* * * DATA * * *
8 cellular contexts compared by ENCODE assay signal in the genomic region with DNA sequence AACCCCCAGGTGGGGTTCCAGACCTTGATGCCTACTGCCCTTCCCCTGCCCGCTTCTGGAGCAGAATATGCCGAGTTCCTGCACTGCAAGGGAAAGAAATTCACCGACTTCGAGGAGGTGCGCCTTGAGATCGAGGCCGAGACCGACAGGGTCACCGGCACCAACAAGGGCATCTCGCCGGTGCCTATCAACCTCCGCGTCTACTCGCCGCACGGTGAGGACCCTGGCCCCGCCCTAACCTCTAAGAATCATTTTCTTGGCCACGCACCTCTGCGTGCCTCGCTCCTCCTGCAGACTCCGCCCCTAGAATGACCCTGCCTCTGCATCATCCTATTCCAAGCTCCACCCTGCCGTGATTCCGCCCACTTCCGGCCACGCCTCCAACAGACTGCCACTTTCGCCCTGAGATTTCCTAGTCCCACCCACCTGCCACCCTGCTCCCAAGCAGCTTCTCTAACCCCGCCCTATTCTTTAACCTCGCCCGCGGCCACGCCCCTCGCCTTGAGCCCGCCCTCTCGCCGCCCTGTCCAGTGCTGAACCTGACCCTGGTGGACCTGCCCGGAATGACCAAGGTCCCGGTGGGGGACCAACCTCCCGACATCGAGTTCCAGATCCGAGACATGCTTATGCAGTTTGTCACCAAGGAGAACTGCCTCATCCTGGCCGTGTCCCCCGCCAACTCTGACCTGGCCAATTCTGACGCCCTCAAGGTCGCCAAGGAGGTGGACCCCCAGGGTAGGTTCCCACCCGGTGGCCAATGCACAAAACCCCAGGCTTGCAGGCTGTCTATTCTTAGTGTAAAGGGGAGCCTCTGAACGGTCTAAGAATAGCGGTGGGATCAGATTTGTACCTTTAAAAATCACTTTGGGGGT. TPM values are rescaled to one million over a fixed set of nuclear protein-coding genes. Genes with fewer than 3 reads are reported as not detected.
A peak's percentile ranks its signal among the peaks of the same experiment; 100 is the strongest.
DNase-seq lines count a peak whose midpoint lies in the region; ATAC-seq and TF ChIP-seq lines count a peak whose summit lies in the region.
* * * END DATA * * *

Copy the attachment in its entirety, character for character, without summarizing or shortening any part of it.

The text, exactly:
8 cellular contexts compared by ENCODE assay signal in the genomic region with DNA sequence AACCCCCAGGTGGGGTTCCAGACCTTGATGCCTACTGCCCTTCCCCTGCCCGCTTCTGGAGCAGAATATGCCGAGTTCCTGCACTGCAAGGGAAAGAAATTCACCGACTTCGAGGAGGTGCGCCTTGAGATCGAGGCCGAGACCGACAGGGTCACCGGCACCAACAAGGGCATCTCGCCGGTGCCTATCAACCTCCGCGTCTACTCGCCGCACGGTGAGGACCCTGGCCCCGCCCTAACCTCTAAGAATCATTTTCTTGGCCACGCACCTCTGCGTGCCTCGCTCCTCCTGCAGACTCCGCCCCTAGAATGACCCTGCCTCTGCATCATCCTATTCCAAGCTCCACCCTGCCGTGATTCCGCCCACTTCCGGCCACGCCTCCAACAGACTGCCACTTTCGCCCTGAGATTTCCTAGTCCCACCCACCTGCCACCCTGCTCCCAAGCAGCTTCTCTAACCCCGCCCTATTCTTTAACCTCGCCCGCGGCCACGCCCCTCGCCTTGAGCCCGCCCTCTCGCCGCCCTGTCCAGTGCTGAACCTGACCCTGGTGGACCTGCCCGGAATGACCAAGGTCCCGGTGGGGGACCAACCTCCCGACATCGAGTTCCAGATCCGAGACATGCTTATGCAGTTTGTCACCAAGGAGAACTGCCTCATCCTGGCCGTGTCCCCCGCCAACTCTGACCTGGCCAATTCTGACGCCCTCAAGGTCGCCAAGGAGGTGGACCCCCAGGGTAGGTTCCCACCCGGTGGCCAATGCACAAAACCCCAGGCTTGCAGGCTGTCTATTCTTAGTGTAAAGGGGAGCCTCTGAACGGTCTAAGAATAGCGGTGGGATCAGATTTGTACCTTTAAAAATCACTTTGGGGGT. TPM values are rescaled to one million over a fixed set of nuclear protein-coding genes. Genes with fewer than 3 reads are reported as not detected.
A peak's percentile ranks its signal among the peaks of the same experiment; 100 is the strongest.
DNase-seq lines count a peak whose midpoint lies in the region; ATAC-seq and TF ChIP-seq lines count a peak whose summit lies in the region.